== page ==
“French opinion really is changing,” said Nicolas Baverez, an economist and author. “People understand that we must make radical changes if we are to continue to have an influence in the world.”
The extraordinary popularity of Sarkozy — “Sarko” — who is competing with Dominique de Villepin, the aristocratic prime minister, to succeed Jacques Chirac as president next year, is one measure of a revolution already under way in a country often described as allergic to change.
Another factor promoting the shift is France’s recent run of turbulent events, from the rejection of the European Union constitution to the loss of the 2012 Olympics and the rioting that broke out in many French cities late last year.
The French may be renowned for whingeing about their woes but these calamities have bolstered the doctrine of doom-mongering to such a degree that worried politicians have given it a name: “declinology”.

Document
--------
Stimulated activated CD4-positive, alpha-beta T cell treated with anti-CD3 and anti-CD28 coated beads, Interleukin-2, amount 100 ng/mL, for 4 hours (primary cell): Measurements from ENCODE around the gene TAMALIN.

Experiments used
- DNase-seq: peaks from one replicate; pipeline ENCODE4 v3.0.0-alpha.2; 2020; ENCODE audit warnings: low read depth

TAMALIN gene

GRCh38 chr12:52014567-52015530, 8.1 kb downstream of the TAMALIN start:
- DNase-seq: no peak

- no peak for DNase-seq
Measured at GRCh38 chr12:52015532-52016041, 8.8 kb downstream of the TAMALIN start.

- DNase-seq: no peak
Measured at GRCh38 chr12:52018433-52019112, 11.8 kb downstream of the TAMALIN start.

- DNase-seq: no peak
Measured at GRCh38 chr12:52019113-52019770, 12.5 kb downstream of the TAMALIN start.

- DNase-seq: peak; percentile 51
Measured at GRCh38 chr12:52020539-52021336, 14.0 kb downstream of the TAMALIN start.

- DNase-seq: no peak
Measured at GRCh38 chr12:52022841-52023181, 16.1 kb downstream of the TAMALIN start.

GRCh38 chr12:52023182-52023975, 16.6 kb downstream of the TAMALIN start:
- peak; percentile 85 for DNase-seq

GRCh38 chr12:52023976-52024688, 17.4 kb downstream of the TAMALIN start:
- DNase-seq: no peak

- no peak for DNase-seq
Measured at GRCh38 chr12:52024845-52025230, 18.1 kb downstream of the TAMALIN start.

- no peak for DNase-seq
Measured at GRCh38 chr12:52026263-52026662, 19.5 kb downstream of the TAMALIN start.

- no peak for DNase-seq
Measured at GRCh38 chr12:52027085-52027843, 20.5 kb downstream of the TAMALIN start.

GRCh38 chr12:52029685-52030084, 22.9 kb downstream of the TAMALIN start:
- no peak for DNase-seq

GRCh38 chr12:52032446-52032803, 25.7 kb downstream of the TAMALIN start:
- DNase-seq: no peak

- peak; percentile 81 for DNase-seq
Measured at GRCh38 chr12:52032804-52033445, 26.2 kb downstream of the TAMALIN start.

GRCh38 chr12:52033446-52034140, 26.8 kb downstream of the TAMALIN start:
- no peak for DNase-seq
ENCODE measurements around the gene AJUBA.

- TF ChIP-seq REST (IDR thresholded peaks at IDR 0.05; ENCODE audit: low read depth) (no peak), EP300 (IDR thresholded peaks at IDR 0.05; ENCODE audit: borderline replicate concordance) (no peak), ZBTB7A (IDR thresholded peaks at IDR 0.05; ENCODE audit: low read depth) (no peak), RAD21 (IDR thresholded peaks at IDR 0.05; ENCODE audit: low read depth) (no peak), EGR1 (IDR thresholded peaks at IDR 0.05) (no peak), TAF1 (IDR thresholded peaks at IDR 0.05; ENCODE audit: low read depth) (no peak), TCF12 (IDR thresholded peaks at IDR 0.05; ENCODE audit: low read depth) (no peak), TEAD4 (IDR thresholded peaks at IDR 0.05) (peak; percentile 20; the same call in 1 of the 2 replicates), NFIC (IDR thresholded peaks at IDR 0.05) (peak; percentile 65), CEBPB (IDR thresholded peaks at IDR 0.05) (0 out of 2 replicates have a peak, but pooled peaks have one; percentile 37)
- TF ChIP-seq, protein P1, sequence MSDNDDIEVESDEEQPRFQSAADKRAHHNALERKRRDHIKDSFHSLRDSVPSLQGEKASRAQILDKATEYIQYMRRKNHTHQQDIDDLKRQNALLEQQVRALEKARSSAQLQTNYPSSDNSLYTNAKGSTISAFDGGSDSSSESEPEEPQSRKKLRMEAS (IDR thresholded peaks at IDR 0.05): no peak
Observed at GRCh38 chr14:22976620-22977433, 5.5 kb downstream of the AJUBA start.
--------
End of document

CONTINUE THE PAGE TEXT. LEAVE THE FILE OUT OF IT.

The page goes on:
The “high priest” of this movement is Baverez and his disciples are multiplying, along with gloom-laden tomes decrying a brain drain and loss of faith in politicians and judges.
Their central tenet is that France, with its centralised state and high unemployment, has been overtaken by neighbours such as Britain — and even Spain — while arrogantly proclaiming the superiority of its outmoded social model.
Sunday, February 12, 2006
It sounds like one result from the riots in the French banlieues last year will be the election of Nicolas Sarkozy when Chirac finally leaves the scene and the enactment of tougher immigration laws in France.
Posted by Betsy Newmark at 10:40 PM